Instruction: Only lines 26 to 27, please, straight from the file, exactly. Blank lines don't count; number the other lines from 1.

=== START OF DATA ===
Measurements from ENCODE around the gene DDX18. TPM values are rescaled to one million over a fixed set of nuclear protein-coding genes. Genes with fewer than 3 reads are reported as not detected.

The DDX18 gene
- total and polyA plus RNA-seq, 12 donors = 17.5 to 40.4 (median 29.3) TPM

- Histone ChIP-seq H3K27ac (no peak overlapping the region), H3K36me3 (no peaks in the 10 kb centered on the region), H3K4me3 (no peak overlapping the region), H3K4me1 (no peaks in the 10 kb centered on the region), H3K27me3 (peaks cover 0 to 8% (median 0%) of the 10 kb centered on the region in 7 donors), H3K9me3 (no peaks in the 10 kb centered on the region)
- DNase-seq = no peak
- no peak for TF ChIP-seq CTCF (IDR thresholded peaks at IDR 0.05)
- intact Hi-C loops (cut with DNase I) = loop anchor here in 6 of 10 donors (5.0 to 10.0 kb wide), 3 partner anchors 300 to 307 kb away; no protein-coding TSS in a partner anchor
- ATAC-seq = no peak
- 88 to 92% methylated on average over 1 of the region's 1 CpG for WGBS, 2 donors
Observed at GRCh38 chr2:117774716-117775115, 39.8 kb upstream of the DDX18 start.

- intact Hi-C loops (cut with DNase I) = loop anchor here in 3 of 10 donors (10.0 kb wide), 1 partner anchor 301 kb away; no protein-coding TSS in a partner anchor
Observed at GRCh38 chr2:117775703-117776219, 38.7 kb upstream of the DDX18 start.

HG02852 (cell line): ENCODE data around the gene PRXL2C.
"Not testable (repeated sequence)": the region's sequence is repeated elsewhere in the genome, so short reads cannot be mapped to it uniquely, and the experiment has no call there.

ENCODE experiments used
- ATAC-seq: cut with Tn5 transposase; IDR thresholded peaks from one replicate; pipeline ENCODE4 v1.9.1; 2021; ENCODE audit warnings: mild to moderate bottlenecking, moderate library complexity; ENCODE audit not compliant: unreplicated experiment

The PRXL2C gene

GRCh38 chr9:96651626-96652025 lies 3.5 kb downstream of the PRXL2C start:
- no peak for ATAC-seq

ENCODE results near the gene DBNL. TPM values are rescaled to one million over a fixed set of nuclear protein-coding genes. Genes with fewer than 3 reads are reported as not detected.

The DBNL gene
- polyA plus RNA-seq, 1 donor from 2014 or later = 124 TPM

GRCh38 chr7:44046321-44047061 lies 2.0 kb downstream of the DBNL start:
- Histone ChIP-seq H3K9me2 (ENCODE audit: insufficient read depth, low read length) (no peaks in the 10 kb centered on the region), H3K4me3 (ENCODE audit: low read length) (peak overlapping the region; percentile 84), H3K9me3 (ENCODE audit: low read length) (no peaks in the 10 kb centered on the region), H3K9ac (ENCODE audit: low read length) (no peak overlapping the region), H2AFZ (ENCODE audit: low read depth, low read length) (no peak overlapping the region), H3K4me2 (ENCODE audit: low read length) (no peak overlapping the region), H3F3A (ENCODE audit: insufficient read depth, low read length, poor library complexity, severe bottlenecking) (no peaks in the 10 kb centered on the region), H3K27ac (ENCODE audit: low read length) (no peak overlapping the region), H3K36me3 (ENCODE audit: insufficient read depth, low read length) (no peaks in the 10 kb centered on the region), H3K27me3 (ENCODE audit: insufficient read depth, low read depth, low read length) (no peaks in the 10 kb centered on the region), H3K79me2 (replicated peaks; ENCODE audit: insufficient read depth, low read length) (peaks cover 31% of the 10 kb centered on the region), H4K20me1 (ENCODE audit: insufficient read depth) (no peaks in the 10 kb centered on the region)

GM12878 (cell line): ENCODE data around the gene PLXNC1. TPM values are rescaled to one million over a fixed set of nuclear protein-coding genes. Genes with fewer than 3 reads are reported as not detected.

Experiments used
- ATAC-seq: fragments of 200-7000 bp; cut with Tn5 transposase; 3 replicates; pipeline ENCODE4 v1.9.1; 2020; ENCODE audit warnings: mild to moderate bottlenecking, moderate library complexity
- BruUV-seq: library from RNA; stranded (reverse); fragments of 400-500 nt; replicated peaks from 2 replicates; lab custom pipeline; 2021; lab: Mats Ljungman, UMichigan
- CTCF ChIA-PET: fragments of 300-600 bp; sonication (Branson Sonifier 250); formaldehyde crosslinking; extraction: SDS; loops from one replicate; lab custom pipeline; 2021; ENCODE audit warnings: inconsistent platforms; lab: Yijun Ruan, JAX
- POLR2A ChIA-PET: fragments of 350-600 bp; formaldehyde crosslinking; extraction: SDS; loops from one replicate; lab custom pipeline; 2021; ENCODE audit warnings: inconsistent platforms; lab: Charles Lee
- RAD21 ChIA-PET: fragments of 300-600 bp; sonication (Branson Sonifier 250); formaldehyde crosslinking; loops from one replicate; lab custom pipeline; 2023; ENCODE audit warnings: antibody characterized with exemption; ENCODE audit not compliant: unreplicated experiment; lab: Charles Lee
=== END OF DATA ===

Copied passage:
Experiments used
- ATAC-seq: fragments of 200-7000 bp; cut with Tn5 transposase; 3 replicates; pipeline ENCODE4 v1.9.1; 2020; ENCODE audit warnings: mild to moderate bottlenecking, moderate library complexity